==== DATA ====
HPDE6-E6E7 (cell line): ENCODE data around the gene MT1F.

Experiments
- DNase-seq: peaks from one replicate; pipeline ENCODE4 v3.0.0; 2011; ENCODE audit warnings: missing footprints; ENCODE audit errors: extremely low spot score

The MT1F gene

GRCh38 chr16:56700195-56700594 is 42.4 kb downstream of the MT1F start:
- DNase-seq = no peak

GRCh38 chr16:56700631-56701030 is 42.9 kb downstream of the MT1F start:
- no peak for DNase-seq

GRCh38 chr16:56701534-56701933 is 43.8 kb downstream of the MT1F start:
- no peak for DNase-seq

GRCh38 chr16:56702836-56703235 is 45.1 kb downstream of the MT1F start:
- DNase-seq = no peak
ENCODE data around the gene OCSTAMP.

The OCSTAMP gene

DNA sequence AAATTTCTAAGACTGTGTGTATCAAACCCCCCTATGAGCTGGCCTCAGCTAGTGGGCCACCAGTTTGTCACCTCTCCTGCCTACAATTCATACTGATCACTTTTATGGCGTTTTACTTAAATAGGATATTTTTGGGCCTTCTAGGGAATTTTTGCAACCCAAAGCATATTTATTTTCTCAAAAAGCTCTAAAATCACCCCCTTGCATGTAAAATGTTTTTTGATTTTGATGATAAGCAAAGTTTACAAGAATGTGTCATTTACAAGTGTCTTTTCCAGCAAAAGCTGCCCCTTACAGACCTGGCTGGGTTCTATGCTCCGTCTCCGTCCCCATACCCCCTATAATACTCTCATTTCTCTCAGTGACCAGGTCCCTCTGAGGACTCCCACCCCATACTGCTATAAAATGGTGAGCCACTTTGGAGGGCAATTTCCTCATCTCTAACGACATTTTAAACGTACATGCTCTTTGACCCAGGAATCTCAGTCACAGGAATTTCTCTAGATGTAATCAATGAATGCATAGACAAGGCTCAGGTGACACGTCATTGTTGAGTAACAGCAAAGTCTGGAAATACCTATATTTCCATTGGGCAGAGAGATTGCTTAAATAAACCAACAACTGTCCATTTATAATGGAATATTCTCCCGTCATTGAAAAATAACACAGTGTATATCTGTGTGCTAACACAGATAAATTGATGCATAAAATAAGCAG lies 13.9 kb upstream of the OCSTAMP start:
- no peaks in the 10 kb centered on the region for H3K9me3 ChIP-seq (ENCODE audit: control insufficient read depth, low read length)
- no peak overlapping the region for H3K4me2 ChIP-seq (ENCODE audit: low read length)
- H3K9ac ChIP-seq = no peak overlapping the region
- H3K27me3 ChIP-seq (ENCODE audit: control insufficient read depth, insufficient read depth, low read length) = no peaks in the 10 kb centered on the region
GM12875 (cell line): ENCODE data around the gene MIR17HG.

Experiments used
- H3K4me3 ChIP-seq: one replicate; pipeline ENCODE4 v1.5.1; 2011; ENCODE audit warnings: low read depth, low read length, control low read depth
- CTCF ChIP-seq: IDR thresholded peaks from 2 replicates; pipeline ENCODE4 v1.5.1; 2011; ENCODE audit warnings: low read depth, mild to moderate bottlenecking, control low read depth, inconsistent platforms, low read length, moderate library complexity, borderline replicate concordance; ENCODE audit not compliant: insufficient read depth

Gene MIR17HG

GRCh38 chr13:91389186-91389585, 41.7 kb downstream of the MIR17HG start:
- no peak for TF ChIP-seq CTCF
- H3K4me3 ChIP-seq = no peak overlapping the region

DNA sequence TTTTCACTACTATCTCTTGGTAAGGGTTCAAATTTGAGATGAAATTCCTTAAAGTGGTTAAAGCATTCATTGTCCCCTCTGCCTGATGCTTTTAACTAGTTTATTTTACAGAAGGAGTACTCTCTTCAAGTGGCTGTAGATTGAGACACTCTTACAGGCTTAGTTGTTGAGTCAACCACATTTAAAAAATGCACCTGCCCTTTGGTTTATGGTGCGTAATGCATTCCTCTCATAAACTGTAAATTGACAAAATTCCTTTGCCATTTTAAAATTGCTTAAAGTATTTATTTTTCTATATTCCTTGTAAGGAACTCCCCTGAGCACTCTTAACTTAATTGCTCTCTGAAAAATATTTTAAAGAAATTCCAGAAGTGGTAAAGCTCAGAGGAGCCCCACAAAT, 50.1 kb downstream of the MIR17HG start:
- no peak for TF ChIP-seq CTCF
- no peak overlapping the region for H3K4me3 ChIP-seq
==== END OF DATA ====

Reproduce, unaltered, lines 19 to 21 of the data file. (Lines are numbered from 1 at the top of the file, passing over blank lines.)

- H3K27me3 ChIP-seq (ENCODE audit: control insufficient read depth, insufficient read depth, low read length) = no peaks in the 10 kb centered on the region
GM12875 (cell line): ENCODE data around the gene MIR17HG.

Experiments used